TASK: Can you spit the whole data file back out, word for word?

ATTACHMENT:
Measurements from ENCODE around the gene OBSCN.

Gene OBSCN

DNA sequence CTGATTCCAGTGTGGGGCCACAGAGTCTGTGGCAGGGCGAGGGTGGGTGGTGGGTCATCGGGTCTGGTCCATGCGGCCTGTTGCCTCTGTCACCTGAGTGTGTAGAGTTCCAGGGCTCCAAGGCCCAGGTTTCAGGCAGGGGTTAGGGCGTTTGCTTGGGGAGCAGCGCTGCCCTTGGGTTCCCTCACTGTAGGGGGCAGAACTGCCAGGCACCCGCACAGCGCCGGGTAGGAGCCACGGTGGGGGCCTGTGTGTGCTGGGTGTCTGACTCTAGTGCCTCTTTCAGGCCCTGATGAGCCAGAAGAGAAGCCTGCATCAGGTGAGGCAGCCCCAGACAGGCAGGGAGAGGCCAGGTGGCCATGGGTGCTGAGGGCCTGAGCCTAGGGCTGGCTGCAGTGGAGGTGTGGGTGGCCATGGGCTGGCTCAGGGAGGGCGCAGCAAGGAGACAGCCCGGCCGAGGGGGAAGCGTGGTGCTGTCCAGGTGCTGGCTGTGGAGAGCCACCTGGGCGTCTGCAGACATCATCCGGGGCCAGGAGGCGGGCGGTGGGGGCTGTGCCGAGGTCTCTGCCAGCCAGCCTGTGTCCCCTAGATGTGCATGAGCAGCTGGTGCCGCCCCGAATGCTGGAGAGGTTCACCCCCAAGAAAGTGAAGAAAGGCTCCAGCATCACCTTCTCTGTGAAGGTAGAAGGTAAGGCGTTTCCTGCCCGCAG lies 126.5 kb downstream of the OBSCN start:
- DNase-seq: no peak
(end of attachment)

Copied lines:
Measurements from ENCODE around the gene OBSCN.

Gene OBSCN

DNA sequence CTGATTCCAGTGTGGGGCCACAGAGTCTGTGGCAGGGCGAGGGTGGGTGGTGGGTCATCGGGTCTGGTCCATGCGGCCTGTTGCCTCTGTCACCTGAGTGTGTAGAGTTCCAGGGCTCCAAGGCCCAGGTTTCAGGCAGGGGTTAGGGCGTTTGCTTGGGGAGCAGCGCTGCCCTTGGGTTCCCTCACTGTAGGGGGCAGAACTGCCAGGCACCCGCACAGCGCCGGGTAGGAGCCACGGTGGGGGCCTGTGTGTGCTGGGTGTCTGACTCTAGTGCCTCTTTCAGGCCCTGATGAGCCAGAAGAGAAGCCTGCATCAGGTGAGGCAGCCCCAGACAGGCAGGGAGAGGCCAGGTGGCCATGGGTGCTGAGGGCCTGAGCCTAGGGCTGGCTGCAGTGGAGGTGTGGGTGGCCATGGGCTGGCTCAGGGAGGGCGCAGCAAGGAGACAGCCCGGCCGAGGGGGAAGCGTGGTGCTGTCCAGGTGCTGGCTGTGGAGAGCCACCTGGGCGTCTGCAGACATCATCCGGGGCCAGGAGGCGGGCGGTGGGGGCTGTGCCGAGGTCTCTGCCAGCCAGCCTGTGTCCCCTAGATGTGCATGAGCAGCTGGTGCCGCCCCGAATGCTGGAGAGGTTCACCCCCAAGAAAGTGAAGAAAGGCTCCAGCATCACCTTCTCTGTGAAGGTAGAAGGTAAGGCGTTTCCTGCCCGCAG lies 126.5 kb downstream of the OBSCN start:
- DNase-seq: no peak